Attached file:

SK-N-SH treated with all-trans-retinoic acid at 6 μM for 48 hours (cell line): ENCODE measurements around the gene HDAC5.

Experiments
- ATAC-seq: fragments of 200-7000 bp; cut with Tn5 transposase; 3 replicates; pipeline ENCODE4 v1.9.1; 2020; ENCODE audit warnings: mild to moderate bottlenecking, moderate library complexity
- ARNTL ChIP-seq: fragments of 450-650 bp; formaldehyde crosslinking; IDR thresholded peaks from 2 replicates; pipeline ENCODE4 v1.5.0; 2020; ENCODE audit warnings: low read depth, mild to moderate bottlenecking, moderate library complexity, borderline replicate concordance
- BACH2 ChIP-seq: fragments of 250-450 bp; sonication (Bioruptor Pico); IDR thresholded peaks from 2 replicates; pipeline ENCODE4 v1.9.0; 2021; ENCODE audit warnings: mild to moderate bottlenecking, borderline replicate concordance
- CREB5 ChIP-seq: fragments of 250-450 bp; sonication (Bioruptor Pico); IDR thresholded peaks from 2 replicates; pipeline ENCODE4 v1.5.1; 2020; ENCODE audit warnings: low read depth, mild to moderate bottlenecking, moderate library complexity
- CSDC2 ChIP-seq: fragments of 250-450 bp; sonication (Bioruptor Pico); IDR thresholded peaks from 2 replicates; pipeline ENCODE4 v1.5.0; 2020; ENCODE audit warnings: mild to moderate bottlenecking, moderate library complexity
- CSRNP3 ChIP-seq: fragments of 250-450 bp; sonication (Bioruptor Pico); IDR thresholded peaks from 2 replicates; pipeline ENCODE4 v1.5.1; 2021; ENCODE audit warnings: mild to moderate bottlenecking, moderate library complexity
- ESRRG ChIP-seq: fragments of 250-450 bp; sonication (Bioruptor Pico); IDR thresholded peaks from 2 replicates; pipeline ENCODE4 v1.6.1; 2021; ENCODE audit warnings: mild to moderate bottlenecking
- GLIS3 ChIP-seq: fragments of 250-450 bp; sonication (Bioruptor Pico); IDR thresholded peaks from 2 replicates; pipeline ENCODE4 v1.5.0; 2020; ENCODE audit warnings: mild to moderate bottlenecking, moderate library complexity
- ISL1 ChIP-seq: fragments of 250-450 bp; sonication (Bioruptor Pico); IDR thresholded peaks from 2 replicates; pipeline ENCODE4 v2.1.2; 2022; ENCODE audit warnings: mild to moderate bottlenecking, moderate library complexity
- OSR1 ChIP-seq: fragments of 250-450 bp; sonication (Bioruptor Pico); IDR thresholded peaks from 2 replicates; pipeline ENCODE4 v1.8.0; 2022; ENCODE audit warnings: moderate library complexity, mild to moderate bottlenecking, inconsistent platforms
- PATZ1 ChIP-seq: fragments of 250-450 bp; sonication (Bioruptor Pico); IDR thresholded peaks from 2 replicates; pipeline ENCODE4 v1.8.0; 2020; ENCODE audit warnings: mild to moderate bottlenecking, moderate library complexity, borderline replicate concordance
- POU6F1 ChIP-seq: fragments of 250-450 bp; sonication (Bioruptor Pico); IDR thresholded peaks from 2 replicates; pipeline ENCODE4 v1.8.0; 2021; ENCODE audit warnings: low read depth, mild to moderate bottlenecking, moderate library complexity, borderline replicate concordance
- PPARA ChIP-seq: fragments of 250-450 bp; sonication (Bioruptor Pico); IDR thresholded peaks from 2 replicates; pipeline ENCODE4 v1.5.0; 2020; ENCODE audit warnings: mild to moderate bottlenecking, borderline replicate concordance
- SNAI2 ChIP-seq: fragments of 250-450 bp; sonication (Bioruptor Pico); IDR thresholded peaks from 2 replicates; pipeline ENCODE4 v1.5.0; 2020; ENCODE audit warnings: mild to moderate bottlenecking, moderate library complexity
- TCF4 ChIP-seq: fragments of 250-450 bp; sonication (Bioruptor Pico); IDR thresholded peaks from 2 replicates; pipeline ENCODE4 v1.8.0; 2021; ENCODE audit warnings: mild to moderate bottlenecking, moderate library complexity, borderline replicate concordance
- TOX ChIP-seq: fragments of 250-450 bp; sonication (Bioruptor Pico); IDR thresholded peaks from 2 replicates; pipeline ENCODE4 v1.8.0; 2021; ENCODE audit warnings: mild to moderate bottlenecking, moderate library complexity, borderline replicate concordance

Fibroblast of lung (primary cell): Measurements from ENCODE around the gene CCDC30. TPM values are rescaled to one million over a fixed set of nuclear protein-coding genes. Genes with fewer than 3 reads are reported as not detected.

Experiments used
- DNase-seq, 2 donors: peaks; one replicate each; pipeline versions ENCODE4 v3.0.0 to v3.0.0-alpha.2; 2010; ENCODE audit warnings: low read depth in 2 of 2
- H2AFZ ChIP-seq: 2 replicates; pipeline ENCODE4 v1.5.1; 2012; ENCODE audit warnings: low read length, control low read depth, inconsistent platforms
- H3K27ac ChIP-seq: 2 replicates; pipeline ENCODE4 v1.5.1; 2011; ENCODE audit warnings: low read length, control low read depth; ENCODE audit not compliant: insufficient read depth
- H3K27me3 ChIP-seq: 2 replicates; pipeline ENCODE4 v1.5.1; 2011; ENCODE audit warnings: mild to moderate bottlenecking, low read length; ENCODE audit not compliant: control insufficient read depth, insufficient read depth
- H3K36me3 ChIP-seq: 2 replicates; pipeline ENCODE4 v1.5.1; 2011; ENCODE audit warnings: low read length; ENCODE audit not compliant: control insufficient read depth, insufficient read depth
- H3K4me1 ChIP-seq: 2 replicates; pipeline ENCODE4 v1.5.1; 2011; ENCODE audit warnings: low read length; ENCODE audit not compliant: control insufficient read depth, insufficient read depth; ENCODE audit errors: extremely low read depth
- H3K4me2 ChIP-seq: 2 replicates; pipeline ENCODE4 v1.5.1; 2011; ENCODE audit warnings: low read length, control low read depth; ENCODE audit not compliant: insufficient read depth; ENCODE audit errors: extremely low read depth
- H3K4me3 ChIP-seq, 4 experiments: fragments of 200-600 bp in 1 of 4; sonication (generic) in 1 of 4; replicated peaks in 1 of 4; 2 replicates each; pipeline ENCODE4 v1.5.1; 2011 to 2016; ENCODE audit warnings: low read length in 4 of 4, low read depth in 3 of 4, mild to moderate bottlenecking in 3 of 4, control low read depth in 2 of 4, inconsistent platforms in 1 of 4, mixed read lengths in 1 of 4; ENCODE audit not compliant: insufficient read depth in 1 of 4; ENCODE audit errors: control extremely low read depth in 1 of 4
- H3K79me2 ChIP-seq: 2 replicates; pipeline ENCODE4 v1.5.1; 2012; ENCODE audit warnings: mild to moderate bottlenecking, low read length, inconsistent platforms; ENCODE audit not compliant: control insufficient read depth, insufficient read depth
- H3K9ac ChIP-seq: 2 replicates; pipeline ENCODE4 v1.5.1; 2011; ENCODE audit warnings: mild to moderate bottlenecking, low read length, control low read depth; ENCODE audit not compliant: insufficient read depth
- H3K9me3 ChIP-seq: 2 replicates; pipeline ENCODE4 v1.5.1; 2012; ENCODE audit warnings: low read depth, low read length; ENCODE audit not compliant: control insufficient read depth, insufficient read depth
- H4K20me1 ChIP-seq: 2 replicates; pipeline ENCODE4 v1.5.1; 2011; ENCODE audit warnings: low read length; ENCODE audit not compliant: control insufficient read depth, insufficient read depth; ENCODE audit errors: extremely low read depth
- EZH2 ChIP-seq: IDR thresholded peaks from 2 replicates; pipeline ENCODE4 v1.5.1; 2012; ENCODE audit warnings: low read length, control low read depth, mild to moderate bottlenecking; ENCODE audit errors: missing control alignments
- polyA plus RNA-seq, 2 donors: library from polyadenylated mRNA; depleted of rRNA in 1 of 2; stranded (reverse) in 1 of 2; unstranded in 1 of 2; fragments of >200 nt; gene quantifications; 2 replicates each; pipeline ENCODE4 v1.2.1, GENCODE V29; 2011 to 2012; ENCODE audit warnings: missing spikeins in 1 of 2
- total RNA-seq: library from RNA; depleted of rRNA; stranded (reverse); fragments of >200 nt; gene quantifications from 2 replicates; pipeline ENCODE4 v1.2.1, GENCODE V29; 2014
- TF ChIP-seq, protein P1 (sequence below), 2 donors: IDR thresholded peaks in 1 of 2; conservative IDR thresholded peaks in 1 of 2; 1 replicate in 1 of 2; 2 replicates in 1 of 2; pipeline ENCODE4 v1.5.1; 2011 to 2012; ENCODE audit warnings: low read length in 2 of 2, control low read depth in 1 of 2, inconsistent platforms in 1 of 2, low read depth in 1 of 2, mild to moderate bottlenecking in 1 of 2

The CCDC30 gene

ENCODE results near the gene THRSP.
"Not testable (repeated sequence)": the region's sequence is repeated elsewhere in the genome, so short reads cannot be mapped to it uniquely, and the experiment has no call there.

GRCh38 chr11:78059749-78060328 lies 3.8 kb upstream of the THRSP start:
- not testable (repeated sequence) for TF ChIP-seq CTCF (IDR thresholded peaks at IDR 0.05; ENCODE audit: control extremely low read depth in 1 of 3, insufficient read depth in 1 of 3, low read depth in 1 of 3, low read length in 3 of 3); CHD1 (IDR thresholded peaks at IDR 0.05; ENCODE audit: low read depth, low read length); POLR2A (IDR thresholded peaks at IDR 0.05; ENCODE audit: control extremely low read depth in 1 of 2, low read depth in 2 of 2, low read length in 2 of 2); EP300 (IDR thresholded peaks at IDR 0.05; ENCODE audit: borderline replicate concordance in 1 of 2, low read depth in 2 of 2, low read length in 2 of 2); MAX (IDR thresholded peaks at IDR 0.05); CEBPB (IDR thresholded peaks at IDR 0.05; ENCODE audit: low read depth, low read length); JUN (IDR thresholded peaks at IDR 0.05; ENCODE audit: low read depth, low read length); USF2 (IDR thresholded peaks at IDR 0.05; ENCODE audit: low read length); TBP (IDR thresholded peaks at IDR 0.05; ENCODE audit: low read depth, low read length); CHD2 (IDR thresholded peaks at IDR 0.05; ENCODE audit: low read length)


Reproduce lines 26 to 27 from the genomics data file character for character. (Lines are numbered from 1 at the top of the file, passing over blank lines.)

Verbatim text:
- H3K4me1 ChIP-seq: 2 replicates; pipeline ENCODE4 v1.5.1; 2011; ENCODE audit warnings: low read length; ENCODE audit not compliant: control insufficient read depth, insufficient read depth; ENCODE audit errors: extremely low read depth
- H3K4me2 ChIP-seq: 2 replicates; pipeline ENCODE4 v1.5.1; 2011; ENCODE audit warnings: low read length, control low read depth; ENCODE audit not compliant: insufficient read depth; ENCODE audit errors: extremely low read depth